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Let T be a linear map on a finite-dimensional vector space V , and let $\lambda$ be an eigenvalue of T with corresponding eigenspace and generalized eigenspace $E_{\lambda}$ and $K_{\lambda}$. Let U be an invertible operator on V that communutes with T(i.e. TU=UT) Prove that $U(E_{\lambda})=E_{\lambda}$ and $U(K_{\lambda})=K_{\lambda}$.

Theorem:Let T be a linear map on a finite-dimensional vector space V such that the characteristic polynomial of T splits. suppose that $\lambda$ is an eigenvalue of T with multiplicity m. Then $dim(K_{\lambda}) \leq m$ and $K_{\lambda}=N((T-\lambda I)^m)$

Theorem: Let T be a linear map on a finite-dimensional vector space V, and let $\lambda$ be an eigenvalue of T, then $K_{\lambda}$ is a T-invariant subspace of V containing $E_{\lambda}$ (the eigenspace of T corresponding to $\lambda$).

Since U is an inverse linear oeprator on V and TU=UT=I and since U is linear, then we have $U(E_{\lambda})=E_{\lambda}$ and $U(K_{\lambda})=K_{\lambda}$.

I am also thinking about the fact that if $v \in ker T$, then $U(v) \in Ker T$ and that U commutes with $(T-\lambda I)^k$ for all $k \geq 0$. I am not sure how to finish this proof.

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    $\begingroup$ $U$ is invertible, but it is not the inverse of $T$. $\endgroup$ – Exodd May 29 at 17:09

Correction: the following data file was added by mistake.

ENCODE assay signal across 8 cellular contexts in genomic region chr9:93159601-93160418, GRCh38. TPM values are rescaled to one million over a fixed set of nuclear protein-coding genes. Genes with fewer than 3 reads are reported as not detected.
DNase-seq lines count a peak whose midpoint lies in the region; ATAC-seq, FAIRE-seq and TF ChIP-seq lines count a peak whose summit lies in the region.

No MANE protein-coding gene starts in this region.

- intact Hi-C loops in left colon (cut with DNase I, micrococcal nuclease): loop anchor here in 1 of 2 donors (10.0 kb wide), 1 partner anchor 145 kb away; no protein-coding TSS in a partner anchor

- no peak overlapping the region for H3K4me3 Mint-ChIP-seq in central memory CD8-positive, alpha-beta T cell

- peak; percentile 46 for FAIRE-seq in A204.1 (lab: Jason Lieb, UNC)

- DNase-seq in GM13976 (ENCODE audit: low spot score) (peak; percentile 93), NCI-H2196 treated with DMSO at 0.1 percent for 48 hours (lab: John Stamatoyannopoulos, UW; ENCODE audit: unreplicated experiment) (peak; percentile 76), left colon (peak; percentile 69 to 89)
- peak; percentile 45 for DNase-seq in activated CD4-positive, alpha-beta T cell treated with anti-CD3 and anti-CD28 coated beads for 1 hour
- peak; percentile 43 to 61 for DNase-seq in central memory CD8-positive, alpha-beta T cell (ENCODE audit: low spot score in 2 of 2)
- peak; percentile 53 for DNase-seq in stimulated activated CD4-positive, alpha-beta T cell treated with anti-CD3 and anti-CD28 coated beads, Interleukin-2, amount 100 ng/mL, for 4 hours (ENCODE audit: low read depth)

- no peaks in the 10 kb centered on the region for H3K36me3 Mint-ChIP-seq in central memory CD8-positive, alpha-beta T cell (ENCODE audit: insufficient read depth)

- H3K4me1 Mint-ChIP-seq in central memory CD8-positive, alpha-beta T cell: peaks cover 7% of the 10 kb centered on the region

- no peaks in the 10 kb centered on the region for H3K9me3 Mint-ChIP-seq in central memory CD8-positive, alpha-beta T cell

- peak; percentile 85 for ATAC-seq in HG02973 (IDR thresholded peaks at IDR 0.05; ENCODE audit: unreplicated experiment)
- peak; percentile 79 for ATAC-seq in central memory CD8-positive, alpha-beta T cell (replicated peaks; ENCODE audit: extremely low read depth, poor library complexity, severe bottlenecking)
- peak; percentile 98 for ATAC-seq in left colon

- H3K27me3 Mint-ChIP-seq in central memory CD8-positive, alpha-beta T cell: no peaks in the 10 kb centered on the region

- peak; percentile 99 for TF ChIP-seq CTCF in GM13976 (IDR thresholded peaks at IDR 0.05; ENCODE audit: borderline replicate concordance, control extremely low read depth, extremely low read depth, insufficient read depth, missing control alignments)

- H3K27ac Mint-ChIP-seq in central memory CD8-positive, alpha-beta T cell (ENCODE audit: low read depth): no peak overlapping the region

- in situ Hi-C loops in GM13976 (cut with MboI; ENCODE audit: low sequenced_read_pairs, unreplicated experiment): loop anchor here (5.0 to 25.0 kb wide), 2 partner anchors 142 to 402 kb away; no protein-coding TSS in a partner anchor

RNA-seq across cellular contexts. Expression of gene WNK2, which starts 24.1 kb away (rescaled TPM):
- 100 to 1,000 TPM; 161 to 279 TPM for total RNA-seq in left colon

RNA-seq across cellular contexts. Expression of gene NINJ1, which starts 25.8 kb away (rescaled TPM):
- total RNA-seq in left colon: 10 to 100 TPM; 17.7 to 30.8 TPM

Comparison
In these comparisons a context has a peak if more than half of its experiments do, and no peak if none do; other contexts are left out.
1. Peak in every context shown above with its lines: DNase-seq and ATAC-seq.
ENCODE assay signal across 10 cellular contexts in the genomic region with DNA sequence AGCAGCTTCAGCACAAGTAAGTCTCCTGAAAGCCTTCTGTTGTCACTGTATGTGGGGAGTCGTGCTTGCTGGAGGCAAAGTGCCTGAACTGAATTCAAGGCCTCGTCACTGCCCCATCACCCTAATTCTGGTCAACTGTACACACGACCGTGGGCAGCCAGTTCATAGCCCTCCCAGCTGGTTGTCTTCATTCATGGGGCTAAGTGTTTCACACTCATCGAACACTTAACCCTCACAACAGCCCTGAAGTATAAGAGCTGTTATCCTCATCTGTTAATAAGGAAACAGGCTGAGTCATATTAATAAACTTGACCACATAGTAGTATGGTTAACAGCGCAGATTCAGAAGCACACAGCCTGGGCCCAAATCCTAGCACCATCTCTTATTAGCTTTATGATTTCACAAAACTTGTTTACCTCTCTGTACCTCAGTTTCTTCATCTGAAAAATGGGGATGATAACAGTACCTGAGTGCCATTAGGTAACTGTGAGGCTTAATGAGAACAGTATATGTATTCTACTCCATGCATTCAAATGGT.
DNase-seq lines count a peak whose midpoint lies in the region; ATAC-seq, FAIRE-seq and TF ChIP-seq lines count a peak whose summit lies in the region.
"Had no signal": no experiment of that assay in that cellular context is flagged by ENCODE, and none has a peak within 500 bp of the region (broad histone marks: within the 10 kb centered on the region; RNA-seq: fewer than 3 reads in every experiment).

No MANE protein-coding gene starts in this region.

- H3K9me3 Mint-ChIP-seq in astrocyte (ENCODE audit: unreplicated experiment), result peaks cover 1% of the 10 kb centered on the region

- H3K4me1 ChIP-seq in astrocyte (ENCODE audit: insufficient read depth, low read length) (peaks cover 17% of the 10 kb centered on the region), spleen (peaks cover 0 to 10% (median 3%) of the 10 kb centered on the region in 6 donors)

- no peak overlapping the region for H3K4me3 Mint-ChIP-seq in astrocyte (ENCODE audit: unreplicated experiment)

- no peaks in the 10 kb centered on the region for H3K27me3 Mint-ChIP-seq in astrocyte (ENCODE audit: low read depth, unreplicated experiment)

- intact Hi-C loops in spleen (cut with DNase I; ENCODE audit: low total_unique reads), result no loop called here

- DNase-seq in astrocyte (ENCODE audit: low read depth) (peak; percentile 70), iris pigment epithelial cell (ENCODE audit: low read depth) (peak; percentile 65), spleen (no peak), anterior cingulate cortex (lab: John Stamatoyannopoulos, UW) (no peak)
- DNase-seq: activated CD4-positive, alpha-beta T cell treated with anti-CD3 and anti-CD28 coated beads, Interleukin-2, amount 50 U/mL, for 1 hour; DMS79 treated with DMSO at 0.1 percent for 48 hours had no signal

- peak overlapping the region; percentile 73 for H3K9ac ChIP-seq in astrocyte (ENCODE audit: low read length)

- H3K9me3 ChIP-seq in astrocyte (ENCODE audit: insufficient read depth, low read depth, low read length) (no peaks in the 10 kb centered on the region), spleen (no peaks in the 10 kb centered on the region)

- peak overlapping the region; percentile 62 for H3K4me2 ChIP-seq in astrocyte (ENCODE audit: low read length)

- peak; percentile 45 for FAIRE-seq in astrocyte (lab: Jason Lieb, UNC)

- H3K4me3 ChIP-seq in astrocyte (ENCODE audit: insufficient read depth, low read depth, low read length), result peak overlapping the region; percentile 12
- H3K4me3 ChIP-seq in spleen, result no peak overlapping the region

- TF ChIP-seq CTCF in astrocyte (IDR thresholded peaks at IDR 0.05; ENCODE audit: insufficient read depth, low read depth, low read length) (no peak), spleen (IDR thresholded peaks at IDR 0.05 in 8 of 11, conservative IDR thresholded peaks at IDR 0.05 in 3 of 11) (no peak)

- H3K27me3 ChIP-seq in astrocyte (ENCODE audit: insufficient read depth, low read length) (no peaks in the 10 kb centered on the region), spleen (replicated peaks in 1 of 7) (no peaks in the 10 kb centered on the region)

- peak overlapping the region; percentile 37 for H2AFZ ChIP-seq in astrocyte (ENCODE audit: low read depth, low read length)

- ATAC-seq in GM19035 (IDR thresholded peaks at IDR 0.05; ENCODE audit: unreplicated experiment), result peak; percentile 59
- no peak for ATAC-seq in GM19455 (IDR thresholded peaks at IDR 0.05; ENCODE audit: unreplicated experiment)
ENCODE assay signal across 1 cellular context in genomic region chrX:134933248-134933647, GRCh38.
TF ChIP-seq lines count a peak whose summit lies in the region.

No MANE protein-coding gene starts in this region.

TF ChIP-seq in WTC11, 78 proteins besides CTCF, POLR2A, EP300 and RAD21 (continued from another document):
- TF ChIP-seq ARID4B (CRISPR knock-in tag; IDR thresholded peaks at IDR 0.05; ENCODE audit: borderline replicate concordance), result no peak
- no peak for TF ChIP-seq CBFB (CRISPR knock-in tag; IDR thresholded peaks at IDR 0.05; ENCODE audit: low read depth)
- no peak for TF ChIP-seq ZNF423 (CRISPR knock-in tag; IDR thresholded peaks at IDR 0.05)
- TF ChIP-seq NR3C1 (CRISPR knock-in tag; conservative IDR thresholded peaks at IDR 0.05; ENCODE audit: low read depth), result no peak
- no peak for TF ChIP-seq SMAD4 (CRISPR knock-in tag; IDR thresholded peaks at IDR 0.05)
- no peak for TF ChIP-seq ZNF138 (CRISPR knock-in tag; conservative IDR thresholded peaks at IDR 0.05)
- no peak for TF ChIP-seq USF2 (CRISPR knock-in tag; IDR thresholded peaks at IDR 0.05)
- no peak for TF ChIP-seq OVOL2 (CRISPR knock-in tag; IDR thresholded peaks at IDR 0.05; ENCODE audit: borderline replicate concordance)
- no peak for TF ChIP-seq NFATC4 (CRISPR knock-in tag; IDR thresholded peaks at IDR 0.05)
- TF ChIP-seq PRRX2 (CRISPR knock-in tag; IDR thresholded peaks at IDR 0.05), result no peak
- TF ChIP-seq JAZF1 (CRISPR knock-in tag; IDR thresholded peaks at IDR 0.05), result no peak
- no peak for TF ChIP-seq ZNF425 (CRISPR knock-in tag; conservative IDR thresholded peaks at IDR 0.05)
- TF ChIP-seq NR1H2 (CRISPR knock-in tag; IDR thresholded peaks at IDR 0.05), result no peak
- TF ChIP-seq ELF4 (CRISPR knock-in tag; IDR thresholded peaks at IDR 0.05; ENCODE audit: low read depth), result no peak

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The relation $UT=TU=I$ is false, since you don't know whether $U$ is the inverse of $T$.

If $v\in E_\lambda$, then $Tv=\lambda v$ and $$ T(U(v)) = U(T(v)) = \lambda U(v) $$ so $U(v)\in E_\lambda$. This is enough to say $U(E_\lambda)\subseteq E_\lambda$ and since $U$ is invertible, it must necessarily hold $U(E_\lambda)=E_\lambda$.

There exists an index $m$ for which $K_\lambda = N((T-\lambda I)^m)$. Notice that $$ UT^k = T^kU \quad\forall k\implies U(T-\lambda I)^m = (T-\lambda I)^mU $$ so if $v\in K_\lambda$, then $$ 0 = U(T-\lambda I)^m(v) = (T-\lambda I)^m(U(v)) $$ and $U(v)\in N((T-\lambda I)^m)=K_\lambda$, so $U(K_\lambda)\subseteq K_\lambda$ and since $U$ is invertible, it must necessarily hold $U(K_\lambda)=K_\lambda$.

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